Peter Van Valkenburgh, CoinCenter

Watch Peter Van Valkenburgh of CoinCenter explain to a Congressional Financial Services ICO panel the difference between a digital commodity and a security 

Piling On

Of course what would a crypto-crisis be without the piling on of still more bad news?  With all the smart contracts built on the ethereum blockchain, it's of course inevitable that there's some poorly written code out there, but is this shoddy code worth worrying about?  Apparently it is.

Suicidal Contracts

A research report from Singapore ominously entitled "Finding The Greedy, Prodigal, and Suicidal Contracts at Scale" found that 3.4% of one million smart contracts analyzed on the Ethereum network were susceptible to bugs because of bad code. The research group found 6,239 Ether locked inside dead contracts of which 313 Ether had been sent after the contracts had been killed.  Vulnerabilities exposed included:

finding contracts that either lock funds indefinitely, leak them carelessly to arbitrary users, or can be killed by anyone
Last week was a crypto-bloodbath, but one major coin stood up to the regulatory scare - one based in China of all places - by far the worst crypto-regulatory environment on earth. How is NEO seemingly immune to regulatory fears while other cryptos nose-dive at the first whiff of regulation? Our live video trading analytics show you how to put bad news to work for you, helping you isolate the strongest players in the midst of a market panic.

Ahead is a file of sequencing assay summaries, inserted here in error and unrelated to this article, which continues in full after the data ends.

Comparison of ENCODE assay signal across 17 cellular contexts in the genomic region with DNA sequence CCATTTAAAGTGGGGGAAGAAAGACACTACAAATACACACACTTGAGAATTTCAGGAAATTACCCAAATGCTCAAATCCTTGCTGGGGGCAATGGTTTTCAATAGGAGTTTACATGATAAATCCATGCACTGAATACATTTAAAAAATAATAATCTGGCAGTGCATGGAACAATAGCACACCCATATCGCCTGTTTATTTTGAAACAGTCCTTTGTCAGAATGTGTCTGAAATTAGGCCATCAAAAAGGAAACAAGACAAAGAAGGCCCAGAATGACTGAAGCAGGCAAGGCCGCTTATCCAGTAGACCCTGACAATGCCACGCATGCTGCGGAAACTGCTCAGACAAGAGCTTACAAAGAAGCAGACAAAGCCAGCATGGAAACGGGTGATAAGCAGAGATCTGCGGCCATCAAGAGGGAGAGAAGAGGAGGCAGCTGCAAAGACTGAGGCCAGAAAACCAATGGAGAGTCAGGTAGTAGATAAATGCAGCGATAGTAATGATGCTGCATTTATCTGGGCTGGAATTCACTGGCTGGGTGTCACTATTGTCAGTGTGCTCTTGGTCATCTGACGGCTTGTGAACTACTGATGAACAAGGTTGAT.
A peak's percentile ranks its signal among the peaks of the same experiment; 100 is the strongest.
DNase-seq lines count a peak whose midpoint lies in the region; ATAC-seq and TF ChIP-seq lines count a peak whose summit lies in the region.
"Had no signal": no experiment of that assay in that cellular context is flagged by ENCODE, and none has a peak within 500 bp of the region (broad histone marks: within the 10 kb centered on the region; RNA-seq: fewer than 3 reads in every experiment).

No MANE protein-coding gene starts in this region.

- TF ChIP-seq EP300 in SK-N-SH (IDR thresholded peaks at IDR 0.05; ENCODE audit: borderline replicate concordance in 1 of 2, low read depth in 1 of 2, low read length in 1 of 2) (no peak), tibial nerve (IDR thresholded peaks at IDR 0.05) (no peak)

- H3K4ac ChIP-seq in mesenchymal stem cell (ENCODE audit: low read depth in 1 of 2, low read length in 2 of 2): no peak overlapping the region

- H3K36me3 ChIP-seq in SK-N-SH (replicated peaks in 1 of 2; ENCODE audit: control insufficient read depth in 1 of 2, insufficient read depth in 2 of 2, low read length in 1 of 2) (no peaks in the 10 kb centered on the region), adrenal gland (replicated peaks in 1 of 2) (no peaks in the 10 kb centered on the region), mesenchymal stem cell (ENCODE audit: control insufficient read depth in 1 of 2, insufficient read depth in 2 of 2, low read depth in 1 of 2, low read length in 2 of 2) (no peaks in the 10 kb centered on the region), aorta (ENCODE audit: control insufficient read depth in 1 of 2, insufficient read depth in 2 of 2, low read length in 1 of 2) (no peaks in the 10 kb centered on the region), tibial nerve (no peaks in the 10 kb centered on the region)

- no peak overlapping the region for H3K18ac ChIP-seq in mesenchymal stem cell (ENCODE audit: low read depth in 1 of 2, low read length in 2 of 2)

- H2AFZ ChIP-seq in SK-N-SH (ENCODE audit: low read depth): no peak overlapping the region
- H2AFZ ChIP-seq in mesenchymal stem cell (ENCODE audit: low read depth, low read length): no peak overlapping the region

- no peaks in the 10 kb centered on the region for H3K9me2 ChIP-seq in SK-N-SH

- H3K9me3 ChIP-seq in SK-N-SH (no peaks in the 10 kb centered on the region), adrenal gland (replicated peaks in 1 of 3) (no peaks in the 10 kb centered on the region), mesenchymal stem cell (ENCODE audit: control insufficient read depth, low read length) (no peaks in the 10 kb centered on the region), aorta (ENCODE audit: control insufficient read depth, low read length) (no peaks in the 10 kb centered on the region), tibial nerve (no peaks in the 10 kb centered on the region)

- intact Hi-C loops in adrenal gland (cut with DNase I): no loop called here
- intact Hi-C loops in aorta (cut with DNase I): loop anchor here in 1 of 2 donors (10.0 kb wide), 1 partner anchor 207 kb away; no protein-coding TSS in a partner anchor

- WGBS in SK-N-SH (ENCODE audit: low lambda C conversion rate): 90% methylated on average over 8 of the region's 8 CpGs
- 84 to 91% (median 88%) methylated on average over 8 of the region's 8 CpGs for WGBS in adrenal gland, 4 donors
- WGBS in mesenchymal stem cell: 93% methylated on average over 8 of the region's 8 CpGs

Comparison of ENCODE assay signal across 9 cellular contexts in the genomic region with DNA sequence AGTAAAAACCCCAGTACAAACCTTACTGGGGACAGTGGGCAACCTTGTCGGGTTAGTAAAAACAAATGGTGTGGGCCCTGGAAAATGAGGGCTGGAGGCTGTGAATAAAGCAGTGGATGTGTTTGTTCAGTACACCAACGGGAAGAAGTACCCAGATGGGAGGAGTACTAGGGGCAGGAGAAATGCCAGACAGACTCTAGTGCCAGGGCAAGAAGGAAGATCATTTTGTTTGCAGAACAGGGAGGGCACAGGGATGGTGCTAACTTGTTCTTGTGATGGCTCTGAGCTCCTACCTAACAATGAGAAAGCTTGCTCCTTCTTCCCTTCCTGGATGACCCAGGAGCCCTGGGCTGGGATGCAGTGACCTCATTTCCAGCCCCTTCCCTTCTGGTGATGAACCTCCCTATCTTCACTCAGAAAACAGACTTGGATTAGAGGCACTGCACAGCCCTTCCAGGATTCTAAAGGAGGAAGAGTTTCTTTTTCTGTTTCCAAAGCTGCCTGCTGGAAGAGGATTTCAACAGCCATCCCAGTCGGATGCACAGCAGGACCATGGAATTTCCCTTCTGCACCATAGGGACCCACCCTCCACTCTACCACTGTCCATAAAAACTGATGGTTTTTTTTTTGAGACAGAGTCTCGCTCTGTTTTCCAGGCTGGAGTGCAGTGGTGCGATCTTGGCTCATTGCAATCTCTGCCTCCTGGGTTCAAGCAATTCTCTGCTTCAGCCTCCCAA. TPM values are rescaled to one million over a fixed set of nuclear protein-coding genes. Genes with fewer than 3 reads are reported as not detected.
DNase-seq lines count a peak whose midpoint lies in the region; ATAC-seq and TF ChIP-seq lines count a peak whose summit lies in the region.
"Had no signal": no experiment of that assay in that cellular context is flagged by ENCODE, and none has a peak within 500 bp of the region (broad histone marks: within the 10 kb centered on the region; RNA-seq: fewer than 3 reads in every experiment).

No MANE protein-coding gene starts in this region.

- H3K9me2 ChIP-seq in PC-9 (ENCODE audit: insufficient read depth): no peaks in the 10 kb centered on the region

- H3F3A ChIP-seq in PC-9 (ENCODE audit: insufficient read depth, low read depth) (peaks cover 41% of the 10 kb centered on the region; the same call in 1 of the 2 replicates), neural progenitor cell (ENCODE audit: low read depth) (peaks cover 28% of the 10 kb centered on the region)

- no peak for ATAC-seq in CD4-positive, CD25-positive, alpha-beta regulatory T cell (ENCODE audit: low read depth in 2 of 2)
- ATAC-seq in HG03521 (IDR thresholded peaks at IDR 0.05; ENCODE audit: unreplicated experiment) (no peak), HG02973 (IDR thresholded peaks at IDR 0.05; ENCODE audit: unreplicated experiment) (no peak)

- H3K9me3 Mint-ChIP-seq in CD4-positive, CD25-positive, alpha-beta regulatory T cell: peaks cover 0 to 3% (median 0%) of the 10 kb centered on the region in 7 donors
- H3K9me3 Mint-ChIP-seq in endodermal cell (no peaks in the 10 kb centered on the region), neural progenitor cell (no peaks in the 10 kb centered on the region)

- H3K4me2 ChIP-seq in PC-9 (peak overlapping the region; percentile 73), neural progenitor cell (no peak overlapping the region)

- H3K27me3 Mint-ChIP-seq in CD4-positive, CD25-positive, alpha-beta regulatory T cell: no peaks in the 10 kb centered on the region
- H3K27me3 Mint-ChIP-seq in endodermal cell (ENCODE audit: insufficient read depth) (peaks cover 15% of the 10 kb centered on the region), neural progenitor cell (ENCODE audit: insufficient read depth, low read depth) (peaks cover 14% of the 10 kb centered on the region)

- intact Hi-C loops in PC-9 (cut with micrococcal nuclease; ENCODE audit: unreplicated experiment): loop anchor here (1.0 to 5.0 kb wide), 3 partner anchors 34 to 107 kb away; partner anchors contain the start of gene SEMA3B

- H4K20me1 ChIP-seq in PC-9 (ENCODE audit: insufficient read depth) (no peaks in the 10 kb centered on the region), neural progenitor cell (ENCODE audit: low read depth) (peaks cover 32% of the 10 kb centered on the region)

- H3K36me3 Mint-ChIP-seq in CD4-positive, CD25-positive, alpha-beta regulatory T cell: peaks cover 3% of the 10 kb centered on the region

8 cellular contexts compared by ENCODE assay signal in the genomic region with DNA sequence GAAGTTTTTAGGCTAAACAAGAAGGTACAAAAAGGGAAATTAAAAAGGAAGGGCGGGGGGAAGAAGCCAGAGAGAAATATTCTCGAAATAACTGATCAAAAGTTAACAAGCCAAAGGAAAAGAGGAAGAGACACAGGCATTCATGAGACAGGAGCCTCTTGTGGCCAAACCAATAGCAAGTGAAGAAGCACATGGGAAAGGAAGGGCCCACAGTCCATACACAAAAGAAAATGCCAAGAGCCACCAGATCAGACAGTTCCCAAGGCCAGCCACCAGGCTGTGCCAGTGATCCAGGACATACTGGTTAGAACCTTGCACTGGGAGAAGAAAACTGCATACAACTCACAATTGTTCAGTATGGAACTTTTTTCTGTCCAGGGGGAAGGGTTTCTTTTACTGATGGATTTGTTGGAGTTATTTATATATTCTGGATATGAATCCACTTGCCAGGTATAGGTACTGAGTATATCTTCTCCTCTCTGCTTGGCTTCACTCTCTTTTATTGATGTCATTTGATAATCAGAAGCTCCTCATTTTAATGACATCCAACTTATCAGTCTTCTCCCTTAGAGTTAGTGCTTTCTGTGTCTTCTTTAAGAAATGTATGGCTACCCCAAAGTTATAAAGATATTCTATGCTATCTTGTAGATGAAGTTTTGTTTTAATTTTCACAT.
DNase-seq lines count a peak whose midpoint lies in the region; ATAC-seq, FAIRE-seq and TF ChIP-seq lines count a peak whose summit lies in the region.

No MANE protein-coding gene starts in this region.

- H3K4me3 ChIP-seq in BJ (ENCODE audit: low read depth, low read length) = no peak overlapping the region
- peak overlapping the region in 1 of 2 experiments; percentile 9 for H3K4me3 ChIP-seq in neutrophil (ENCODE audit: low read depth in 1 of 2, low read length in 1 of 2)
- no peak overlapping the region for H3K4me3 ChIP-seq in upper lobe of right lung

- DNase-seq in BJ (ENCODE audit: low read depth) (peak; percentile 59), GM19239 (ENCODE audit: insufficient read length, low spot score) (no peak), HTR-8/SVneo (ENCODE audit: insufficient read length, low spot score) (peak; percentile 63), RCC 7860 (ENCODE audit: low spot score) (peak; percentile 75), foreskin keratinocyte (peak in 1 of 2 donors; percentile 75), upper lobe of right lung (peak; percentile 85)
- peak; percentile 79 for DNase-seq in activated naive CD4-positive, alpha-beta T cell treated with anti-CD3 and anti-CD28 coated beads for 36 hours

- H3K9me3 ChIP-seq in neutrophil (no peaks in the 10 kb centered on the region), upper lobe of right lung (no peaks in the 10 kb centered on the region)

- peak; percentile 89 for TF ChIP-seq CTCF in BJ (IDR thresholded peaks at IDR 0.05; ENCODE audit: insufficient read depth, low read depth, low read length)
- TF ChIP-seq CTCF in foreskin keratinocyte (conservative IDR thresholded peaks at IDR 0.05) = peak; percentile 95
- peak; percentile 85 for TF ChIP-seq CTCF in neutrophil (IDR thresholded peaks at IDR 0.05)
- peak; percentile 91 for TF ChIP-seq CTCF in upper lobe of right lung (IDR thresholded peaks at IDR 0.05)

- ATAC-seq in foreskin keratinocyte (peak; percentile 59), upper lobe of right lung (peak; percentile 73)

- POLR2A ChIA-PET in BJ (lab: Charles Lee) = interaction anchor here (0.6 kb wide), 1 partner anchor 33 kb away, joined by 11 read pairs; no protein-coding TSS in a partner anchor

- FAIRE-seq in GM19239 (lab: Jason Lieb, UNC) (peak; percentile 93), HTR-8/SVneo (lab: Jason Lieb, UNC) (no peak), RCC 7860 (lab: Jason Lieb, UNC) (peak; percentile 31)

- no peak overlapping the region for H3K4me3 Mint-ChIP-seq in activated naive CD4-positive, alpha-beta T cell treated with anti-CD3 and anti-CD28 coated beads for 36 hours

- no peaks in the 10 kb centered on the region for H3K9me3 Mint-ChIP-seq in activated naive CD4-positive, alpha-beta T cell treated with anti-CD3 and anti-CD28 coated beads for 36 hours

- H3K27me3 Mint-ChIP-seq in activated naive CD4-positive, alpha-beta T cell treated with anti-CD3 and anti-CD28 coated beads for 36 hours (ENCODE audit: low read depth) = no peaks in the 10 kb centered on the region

The bloodbath in ether continues - it's currently trading well below $500.  While there is certainly plenty of FUD out there to go around - the nightmare scenario of all the major ICOs dumping their ether onto the market is an unlikely one.

Worth Worrying About?

Sounds pretty bad, right?  Well guess what?  It gets worse.  Since approximately two-thirds of the $6 billion raised in ICOs in 2017 was in the form of ether, these projects must sporadically cash out some of their ether holdings for fiat currency to cover expenses that can't be paid in crypto.  This means there's a lot of ether, several billion dollars worth, just waiting to flood the market.

In fact, because of the public transparency of the blockchain, it's possible to see exactly how much ether is being held in each project's wallet to get an idea of just how bad the situation could be.  Clicking on the Image below will take you to a google sheet that lists the amount of ETH held in the wallets of major ICO projects.  The total is about $2 billion dollar's worth.

Will ICO projects liquidate their ether holdinds and flood the market?  Not very likely.

Will ICO projects liquidate their ether holdings and flood the market? Not very likely.

Don't Panic

Fortunately the nightmare scenario of all these ICO projects dumping their ether holdings is extremely unlikely, since it is the "gas" that will power their transactions, contracts, and network usage as their blockchain projects develop and mature.  In fact, one could argue that the smart ICO teams would be buyers of ether while prices are low.

https://www.cryptocompare.com/coins/guides/what-is-the-gas-in-ethereum/​​​

Images via Shutterstock, Youtube, Google Sheets